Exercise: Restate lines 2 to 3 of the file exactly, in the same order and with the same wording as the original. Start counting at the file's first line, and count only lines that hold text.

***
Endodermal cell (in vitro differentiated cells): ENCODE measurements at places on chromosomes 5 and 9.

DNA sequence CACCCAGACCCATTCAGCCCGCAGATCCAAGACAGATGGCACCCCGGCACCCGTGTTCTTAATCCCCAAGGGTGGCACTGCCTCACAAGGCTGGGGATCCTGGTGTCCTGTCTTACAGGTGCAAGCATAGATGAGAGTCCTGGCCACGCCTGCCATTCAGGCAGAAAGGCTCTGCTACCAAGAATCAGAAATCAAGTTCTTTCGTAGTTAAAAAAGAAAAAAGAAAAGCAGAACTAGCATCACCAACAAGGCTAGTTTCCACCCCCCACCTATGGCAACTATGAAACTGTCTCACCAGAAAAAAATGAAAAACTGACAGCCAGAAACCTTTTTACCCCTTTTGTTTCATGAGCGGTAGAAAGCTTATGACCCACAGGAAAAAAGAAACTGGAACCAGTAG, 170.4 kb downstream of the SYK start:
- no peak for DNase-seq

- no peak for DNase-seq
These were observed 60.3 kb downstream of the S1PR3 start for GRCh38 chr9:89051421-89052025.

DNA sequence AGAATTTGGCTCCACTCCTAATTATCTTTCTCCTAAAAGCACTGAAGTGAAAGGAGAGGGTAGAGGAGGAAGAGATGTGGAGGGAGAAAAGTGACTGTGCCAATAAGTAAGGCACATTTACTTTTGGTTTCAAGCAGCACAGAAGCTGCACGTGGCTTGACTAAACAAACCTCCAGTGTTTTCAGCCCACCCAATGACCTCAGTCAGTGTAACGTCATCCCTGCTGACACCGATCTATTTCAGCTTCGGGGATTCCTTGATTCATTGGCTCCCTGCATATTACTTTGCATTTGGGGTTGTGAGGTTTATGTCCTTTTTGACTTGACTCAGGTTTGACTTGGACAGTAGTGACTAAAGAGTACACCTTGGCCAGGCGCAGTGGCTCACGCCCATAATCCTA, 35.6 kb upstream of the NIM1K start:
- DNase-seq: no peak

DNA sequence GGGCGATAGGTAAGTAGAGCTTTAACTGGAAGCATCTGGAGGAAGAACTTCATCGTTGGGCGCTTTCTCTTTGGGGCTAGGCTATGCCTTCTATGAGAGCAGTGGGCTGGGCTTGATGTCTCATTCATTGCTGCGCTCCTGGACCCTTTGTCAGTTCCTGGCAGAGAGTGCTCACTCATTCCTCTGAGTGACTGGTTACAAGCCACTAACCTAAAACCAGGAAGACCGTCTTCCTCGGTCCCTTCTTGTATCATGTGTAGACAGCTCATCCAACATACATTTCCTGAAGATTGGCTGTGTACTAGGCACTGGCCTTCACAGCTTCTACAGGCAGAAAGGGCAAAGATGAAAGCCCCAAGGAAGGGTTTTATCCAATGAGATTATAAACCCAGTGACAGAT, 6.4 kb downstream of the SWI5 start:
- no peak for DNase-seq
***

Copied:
DNA sequence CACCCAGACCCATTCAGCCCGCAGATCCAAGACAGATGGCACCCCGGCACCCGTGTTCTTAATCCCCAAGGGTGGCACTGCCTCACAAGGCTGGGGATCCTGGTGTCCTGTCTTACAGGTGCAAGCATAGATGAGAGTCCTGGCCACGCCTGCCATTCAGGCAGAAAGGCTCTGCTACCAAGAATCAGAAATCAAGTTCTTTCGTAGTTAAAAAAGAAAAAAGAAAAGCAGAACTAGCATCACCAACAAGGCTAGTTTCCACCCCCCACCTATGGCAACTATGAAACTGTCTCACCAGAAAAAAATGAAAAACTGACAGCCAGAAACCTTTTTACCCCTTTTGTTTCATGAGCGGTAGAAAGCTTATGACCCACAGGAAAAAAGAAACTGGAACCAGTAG, 170.4 kb downstream of the SYK start:
- no peak for DNase-seq